Riverside books is a small, independent publishing company that produces high quality, affordable illustrated books. They have just re-published (originally published by Abbeville Press) the lost photographs of Lewis Hine from his time in Europe. While in Europe, Hine photographed World War I's devestating effects under the direction of the Red Cross. These images made an especially good case for the need for relief work in France, Italy and Greece, reminding us that the work of early photojournalists was just as much about advocating for the causes of government agencies as much as it was about documenting and broadcasting world events.
The story about how the photos were lost to begin with is worth reading. Says the publisher,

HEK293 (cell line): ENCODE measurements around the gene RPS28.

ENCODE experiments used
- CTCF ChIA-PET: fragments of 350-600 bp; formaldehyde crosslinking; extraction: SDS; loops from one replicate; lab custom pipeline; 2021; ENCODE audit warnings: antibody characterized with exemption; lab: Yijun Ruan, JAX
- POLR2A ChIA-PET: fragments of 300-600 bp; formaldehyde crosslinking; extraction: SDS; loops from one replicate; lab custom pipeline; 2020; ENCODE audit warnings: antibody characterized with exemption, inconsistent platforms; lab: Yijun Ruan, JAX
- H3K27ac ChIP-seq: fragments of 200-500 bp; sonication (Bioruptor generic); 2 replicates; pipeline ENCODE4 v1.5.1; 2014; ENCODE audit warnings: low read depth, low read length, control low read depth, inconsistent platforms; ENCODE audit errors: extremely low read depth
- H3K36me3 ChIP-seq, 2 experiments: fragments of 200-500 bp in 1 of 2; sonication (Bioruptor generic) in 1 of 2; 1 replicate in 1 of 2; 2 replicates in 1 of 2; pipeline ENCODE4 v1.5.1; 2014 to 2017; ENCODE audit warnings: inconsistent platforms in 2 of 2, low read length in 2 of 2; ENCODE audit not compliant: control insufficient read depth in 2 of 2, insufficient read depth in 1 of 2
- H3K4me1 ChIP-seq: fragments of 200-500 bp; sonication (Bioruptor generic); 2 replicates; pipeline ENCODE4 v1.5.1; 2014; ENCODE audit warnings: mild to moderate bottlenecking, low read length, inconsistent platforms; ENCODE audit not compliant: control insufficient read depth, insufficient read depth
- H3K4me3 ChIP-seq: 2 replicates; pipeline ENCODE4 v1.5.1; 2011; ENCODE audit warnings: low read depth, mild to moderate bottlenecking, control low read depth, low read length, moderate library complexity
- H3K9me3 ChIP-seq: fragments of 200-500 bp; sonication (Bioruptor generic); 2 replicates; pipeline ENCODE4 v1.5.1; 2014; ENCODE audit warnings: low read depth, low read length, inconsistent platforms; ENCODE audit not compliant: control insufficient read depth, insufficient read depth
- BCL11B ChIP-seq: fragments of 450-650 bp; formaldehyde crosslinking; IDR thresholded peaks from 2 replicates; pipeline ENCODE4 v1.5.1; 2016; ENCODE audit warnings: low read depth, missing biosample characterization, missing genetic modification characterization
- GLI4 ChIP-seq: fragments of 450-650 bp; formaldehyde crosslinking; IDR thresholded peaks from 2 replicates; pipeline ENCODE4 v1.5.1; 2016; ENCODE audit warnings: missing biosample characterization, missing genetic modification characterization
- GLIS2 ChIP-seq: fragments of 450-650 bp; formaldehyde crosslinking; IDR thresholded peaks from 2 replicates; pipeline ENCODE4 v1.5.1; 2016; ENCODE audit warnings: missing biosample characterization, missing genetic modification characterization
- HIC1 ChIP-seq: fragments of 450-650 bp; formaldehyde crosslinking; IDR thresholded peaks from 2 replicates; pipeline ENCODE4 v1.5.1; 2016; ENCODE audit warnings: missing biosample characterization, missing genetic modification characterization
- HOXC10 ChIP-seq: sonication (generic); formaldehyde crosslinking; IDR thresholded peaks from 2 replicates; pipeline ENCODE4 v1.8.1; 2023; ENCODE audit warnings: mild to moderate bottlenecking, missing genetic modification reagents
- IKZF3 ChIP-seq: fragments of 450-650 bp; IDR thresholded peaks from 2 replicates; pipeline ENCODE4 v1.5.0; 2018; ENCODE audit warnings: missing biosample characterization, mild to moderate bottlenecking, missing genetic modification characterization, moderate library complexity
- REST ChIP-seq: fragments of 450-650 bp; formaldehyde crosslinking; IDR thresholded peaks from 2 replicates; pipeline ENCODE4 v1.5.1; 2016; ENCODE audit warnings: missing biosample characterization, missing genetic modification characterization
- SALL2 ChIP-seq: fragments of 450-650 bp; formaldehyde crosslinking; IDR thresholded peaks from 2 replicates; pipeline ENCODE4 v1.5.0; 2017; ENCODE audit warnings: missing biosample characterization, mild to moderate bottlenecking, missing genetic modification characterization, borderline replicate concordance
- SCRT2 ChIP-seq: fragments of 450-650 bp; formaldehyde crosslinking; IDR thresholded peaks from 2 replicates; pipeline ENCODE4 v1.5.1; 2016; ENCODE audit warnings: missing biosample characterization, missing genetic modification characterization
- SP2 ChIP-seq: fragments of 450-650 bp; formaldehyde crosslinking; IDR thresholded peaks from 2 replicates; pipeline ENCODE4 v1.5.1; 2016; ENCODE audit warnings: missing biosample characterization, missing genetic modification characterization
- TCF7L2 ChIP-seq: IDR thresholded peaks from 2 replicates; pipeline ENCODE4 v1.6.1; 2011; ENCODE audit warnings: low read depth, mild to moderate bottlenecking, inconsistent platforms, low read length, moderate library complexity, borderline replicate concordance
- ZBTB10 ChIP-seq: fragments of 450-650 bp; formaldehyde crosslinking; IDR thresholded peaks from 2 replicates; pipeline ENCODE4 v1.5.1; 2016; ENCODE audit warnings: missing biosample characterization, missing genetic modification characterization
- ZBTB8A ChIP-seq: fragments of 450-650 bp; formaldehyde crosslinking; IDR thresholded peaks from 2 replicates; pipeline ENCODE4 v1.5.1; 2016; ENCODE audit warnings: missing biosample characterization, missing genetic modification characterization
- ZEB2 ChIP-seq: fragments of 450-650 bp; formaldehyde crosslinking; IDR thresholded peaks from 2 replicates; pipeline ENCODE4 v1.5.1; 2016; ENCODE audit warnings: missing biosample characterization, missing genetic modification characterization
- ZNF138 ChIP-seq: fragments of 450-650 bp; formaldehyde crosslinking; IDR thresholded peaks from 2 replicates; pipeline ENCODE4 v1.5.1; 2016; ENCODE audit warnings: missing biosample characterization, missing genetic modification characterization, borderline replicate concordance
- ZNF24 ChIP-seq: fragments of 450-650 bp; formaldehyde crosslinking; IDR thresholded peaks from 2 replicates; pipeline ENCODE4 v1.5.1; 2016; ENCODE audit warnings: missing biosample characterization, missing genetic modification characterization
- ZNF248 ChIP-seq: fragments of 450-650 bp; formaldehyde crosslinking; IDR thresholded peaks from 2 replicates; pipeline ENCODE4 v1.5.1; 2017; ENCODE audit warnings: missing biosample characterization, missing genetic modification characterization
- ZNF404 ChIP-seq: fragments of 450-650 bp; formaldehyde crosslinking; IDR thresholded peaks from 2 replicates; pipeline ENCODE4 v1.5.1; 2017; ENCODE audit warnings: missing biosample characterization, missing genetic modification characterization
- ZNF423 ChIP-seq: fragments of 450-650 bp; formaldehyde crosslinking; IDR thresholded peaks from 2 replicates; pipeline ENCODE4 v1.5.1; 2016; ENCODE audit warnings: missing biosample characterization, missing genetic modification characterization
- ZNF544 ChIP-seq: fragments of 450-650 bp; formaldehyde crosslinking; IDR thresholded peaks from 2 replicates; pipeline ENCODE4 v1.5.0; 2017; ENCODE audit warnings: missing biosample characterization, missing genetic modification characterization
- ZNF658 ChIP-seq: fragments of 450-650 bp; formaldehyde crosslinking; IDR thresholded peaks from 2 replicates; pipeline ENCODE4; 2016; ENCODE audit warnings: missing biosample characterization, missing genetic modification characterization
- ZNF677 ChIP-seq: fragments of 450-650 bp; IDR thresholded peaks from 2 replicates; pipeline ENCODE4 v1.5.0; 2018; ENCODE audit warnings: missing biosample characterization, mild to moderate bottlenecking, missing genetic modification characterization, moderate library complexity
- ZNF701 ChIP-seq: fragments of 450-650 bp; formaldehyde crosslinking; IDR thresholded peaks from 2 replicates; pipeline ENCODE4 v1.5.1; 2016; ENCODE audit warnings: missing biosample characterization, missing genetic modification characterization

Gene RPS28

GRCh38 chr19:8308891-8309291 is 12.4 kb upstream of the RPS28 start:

"At the end of world War II, the Red Cross deposited its photograph collection--some 50,000 pictures--in the Library of Congress, where Hine's work was effectively "lost" due to an eccentric filing code that baffled historians for nearly forty years. Author Daile Kaplan finally was able to break the code, identify Hine's photographs, and reintroduce to the world the best of this master's "lost" photographs--an event that not only brings to light a completely new body of Hine's work but gives him his due, at last, as a true pioneer of photojournalism."
Have a look at the book on Riverside's website, and purchase one if it strikes your fancy. It would make a great gift for any photography enthusiast.